In verses 14-36, Peter preaches the first gospel sermon and includes the death, burial and resurrection of Christ. After quoting three Old Testament passages (Joel 2:28-32; Psalm 16:6-11; Psalm 110:1), he shows Jesus to be the fulfillment of all the Messianic prophecies. Declaring Jesus to be both Lord and Christ, he then accuses them of the sin of having crucified the Son of God. Cut to the heart, they ask what to do to be forgiven and he tells them to repent and be baptized in the name of Jesus. Three thousand souls respond in obedience and are added to the new church by the Lord.
Acts 2 has also been called “the hub of the Bible.” Everything prior to Acts 2 points to the establishment of the church/kingdom. Everything after Acts 2 points back to this chapter as “the beginning.”
The final assignment Jesus gave His eleven apostles was the command we have called “The Great Commission.” He told them, “Go into all the world and preach the gospel to every creature. He who believes and is baptized will be saved; but he who does not believe will be condemned” (Mark 16:15-16).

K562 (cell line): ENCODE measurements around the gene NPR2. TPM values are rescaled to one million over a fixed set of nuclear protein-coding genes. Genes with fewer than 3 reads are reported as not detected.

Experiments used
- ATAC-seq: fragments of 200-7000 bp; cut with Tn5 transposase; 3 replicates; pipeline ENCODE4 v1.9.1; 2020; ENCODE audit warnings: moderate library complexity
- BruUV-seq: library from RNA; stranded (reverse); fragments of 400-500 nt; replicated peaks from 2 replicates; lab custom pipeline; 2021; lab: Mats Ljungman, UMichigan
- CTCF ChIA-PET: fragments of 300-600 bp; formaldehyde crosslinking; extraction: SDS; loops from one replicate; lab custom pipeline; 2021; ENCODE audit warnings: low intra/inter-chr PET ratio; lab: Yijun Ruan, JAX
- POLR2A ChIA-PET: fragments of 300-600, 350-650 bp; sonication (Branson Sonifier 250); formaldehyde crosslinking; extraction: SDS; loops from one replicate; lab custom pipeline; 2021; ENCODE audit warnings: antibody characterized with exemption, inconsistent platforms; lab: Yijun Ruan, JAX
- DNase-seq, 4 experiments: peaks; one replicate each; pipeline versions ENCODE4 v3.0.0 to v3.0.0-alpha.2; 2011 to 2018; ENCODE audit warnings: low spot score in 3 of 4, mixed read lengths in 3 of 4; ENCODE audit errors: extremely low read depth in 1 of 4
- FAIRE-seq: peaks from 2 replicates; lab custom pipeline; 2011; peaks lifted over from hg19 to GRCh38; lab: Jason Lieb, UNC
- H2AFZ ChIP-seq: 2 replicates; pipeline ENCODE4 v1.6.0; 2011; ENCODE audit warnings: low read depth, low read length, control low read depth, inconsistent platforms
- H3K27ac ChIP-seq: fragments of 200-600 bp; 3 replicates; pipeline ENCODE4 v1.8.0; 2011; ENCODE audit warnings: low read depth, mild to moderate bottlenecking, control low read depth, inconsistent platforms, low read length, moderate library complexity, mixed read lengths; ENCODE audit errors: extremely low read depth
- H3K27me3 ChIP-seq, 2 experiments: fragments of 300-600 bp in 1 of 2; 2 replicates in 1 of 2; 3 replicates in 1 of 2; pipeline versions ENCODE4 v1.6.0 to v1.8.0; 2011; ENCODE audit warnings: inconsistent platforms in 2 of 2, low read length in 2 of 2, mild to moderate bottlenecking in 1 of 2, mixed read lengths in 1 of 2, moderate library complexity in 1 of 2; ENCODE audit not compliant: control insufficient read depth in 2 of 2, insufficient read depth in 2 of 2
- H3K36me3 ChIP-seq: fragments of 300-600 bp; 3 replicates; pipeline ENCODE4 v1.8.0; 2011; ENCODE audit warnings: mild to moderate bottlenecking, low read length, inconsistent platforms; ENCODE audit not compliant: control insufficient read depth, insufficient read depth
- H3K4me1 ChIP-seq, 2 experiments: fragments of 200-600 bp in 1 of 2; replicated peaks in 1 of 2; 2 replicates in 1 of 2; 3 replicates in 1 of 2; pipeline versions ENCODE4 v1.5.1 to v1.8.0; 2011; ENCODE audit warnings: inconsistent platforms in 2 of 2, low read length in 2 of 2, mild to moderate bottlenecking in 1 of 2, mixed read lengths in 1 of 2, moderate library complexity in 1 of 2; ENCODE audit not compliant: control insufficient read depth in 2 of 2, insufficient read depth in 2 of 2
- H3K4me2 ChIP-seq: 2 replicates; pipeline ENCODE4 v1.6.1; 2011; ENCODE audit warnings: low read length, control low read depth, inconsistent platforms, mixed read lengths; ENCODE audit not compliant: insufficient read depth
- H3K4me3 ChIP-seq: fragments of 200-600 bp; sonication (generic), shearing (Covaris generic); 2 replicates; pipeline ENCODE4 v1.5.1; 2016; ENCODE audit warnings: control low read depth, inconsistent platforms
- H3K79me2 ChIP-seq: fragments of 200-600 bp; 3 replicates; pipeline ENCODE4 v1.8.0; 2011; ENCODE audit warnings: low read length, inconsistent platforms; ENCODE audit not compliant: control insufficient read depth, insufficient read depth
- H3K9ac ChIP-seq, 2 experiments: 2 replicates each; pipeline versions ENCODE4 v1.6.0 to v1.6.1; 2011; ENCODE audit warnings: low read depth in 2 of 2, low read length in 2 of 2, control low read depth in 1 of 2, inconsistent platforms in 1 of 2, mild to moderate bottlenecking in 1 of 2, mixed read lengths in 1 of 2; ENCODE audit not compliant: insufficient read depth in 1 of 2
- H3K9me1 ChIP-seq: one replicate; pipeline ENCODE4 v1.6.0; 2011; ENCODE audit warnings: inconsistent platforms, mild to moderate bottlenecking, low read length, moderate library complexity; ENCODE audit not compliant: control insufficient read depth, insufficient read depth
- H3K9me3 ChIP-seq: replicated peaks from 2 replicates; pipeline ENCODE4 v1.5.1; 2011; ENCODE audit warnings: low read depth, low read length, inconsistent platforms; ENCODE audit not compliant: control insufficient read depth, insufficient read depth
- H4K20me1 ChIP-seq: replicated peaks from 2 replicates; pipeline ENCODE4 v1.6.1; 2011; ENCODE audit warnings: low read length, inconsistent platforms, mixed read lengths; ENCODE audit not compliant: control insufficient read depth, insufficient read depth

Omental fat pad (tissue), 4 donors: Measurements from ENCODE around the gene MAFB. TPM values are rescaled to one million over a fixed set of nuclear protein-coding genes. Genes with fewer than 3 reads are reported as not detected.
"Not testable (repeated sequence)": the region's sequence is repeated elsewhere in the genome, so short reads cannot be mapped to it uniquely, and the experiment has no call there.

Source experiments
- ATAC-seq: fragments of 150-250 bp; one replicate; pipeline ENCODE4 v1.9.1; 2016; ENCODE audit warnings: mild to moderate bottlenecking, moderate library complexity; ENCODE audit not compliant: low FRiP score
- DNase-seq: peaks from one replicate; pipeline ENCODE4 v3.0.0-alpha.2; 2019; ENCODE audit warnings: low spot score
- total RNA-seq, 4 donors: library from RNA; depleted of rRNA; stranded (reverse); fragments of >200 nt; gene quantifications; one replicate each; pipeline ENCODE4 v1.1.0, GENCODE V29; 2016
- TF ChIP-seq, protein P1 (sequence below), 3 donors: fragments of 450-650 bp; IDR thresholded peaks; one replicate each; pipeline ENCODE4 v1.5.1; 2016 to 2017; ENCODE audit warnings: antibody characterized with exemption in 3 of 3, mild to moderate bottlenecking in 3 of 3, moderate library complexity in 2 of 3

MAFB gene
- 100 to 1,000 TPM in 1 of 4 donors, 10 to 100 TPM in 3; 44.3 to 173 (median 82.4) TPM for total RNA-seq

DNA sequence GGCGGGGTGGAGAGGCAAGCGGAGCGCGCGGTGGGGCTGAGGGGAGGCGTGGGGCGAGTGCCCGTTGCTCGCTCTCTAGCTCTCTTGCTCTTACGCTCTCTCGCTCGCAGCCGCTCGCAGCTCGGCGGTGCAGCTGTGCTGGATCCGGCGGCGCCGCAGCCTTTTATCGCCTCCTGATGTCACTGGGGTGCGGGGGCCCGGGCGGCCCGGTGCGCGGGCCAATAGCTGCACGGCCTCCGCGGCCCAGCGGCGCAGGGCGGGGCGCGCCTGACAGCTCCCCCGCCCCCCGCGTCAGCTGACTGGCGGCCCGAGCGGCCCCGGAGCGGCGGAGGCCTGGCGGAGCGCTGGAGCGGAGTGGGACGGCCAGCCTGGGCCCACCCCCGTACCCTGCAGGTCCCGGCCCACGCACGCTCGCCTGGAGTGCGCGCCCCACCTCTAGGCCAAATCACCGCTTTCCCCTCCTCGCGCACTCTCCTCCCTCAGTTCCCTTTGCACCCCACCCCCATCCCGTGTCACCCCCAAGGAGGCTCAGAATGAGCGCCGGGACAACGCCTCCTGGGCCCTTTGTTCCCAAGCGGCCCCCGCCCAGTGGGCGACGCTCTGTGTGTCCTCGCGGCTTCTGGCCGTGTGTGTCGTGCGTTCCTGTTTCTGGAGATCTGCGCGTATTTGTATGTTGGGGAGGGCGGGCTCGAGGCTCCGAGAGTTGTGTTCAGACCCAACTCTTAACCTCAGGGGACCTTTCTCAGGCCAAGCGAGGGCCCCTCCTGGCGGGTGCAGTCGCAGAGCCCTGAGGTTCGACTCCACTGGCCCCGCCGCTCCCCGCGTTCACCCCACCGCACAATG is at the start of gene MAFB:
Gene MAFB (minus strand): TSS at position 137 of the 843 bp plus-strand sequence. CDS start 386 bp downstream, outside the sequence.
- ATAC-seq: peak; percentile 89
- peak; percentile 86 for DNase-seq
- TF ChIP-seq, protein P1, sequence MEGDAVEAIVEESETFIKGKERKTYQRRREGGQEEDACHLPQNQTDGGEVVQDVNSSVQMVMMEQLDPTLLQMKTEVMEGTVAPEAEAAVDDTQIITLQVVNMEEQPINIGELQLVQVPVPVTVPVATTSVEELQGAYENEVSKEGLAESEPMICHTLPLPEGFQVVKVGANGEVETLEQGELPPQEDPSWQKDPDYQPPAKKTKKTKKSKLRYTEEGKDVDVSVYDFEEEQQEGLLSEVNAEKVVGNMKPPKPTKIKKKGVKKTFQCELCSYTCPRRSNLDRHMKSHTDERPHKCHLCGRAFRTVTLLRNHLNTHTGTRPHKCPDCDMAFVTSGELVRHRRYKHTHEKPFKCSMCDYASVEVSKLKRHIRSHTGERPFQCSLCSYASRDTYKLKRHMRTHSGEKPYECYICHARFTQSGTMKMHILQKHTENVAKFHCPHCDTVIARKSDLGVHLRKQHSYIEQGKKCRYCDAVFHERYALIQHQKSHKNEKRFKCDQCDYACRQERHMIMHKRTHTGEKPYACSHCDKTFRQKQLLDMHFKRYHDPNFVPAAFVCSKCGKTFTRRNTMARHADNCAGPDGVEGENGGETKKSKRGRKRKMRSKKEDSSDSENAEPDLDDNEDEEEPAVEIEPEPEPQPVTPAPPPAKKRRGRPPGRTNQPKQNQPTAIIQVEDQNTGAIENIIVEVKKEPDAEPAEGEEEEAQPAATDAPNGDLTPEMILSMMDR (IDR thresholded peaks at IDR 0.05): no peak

The book of Acts is the inspired record of the early church fulfilling that mission.
After the resurrection of Jesus from the dead, He spent forty days with the apostles, “speaking of the things pertaining to the kingdom of God” (Acts 1:3). These have been referred to as the “forty days that changed the world.”
It was during this period of time that the disciples were transformed from fearful sheep into powerful shepherds. No longer were they reluctant followers, but fearless servants. They had seen the resurrected Lord and received their final, personal instructions from the Master.
And then, Jesus ascended to heaven to sit at God’s right hand with a promise from the angels that He would return some day.
During the next ten days, the apostles and other disciples spent time together, encouraging and helping one another to prepare for the work that was ahead. They prayed, they studied and they built each other up.
Then they took one more important step. In order that they might fulfill Old Testament prophecy (Psalm 109:8), they chose a replacement for their fallen companion, Judas Iscariot. Two men were proposed, Joseph and Matthias. Matthias was selected in God’s providence and the apostolic group was complete once more and ready to reach their lost world for Christ.